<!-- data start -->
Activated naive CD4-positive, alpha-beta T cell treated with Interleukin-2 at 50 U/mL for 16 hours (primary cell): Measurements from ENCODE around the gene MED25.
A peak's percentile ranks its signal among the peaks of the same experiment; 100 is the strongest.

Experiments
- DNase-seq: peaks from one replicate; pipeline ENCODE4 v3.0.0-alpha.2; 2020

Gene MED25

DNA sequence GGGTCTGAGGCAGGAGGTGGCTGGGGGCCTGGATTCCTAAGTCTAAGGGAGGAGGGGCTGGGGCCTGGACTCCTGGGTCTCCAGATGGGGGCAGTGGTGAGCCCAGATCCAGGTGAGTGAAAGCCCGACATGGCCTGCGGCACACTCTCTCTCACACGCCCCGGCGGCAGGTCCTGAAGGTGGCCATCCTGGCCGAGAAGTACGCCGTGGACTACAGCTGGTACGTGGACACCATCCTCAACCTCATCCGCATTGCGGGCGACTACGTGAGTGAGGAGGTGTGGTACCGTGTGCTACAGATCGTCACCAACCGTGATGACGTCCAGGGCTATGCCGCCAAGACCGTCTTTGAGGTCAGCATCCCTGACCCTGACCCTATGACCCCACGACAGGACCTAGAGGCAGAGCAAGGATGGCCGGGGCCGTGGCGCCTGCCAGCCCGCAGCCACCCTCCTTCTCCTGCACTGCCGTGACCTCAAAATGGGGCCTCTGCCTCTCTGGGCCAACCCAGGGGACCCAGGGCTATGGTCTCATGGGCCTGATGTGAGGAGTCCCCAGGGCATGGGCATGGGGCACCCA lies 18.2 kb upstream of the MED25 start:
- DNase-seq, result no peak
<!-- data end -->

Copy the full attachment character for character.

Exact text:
Activated naive CD4-positive, alpha-beta T cell treated with Interleukin-2 at 50 U/mL for 16 hours (primary cell): Measurements from ENCODE around the gene MED25.
A peak's percentile ranks its signal among the peaks of the same experiment; 100 is the strongest.

Experiments
- DNase-seq: peaks from one replicate; pipeline ENCODE4 v3.0.0-alpha.2; 2020

Gene MED25

DNA sequence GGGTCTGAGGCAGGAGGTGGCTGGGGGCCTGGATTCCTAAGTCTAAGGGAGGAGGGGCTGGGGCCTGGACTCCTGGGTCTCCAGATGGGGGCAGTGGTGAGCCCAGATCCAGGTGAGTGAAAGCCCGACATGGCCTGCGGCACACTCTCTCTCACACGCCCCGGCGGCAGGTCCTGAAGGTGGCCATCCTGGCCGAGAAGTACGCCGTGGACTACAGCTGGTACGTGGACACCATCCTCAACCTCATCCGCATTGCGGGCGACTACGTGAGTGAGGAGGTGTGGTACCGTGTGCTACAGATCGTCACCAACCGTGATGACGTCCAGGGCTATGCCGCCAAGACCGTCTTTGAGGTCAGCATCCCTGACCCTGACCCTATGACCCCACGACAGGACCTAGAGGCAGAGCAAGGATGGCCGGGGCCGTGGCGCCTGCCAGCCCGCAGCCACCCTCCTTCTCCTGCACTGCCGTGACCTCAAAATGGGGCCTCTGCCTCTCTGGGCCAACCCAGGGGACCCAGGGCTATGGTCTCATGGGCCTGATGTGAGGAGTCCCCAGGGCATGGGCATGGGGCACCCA lies 18.2 kb upstream of the MED25 start:
- DNase-seq, result no peak